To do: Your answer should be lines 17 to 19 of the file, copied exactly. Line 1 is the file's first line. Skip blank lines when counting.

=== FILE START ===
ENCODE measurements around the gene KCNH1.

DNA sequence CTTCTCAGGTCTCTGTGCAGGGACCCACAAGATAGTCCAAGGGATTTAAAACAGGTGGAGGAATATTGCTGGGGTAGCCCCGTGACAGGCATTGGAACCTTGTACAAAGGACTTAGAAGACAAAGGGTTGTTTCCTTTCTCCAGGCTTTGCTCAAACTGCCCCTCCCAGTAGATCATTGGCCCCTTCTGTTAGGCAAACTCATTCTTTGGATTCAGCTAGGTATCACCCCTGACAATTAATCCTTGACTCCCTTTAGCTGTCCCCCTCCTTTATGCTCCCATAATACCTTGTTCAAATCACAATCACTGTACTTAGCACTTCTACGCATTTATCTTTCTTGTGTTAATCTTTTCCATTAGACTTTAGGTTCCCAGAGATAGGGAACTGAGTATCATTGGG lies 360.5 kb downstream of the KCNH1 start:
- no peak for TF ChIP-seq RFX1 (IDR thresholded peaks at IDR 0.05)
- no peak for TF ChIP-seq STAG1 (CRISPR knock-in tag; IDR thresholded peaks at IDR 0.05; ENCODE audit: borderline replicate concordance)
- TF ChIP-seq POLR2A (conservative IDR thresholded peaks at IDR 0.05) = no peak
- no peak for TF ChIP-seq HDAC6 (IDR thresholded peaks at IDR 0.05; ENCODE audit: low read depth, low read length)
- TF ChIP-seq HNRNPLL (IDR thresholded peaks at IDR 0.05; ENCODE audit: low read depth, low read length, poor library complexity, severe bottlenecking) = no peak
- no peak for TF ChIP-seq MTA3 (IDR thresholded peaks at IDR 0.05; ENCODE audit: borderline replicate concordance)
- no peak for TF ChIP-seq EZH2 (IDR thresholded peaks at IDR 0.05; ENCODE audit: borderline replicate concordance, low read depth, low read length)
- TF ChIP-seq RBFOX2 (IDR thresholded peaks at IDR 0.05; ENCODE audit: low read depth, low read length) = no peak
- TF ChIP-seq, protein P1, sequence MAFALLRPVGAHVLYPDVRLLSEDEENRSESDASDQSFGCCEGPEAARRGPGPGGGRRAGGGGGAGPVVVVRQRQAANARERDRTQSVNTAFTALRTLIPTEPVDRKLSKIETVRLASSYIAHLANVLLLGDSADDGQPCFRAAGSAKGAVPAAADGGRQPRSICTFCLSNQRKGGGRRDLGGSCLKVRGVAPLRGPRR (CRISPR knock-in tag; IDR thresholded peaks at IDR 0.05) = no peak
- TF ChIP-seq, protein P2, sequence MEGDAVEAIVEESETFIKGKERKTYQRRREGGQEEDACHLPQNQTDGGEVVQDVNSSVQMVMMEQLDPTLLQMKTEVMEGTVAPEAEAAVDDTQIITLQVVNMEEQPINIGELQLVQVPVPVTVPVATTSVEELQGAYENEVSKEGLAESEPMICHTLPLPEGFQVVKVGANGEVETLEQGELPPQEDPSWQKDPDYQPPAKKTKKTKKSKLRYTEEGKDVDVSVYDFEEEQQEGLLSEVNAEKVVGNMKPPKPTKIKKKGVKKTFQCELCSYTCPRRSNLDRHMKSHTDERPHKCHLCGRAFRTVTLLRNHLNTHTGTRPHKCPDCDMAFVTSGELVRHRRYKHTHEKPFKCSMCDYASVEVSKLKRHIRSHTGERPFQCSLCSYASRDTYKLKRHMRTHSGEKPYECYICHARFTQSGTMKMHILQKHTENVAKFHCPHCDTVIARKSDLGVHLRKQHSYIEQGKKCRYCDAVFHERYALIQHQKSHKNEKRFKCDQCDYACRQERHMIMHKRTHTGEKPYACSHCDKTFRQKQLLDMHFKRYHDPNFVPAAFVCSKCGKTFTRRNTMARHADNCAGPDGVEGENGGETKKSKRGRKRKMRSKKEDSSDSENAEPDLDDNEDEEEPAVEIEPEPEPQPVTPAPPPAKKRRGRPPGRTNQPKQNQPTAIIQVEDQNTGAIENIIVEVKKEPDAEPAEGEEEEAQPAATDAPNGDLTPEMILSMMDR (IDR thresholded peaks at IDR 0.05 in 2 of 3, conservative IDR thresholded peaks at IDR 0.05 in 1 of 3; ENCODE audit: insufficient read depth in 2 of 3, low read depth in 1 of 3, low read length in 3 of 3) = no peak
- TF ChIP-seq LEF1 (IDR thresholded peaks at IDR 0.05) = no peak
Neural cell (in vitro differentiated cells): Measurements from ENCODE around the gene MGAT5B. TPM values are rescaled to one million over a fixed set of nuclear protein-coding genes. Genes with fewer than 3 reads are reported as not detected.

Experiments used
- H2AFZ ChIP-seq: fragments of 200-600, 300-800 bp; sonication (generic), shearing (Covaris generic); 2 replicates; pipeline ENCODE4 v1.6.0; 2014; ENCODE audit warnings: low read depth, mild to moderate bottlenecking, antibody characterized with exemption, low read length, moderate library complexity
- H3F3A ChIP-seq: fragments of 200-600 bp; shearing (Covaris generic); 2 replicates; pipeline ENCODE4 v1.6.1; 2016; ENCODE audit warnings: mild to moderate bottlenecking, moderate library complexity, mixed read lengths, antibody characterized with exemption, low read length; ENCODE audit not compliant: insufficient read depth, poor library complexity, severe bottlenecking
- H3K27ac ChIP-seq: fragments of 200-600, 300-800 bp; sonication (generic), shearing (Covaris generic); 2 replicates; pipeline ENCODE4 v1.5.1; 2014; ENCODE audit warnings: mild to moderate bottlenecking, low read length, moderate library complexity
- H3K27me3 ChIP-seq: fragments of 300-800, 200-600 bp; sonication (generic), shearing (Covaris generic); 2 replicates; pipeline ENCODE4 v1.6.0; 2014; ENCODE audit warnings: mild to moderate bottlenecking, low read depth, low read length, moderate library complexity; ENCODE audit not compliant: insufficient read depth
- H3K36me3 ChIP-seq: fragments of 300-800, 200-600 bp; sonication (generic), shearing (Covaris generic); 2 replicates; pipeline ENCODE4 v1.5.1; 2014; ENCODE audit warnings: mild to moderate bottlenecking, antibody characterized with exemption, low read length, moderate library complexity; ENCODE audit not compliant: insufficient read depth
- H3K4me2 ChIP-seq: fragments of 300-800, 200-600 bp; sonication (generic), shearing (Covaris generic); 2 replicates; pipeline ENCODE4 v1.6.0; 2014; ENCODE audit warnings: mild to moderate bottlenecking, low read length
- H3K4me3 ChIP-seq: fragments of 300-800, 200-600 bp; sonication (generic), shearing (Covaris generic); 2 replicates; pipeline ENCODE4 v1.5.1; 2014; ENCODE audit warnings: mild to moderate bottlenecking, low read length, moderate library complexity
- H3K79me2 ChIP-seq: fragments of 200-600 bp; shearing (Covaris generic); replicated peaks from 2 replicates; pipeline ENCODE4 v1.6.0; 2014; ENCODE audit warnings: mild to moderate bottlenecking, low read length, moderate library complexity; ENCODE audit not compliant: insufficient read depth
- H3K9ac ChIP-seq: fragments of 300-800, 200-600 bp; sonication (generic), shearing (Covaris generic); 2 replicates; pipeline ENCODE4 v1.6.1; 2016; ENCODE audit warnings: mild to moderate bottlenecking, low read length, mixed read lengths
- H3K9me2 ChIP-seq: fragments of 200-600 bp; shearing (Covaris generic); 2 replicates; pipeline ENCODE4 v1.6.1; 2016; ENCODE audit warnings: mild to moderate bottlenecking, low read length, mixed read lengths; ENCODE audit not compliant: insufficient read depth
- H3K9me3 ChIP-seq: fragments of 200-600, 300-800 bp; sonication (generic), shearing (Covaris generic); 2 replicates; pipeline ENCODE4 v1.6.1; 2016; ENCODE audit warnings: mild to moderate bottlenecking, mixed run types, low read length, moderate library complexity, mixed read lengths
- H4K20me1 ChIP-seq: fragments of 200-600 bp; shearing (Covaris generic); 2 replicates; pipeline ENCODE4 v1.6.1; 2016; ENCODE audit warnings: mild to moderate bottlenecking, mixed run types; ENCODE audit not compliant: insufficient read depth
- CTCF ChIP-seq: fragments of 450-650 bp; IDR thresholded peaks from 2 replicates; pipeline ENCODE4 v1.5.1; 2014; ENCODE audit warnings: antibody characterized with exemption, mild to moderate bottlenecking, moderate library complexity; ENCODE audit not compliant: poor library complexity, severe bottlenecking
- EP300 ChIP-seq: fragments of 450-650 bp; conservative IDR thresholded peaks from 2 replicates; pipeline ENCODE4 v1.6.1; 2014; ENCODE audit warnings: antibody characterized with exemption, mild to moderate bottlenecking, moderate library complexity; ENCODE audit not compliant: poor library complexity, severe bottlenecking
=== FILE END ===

- H3F3A ChIP-seq: fragments of 200-600 bp; shearing (Covaris generic); 2 replicates; pipeline ENCODE4 v1.6.1; 2016; ENCODE audit warnings: mild to moderate bottlenecking, moderate library complexity, mixed read lengths, antibody characterized with exemption, low read length; ENCODE audit not compliant: insufficient read depth, poor library complexity, severe bottlenecking
- H3K27ac ChIP-seq: fragments of 200-600, 300-800 bp; sonication (generic), shearing (Covaris generic); 2 replicates; pipeline ENCODE4 v1.5.1; 2014; ENCODE audit warnings: mild to moderate bottlenecking, low read length, moderate library complexity
- H3K27me3 ChIP-seq: fragments of 300-800, 200-600 bp; sonication (generic), shearing (Covaris generic); 2 replicates; pipeline ENCODE4 v1.6.0; 2014; ENCODE audit warnings: mild to moderate bottlenecking, low read depth, low read length, moderate library complexity; ENCODE audit not compliant: insufficient read depth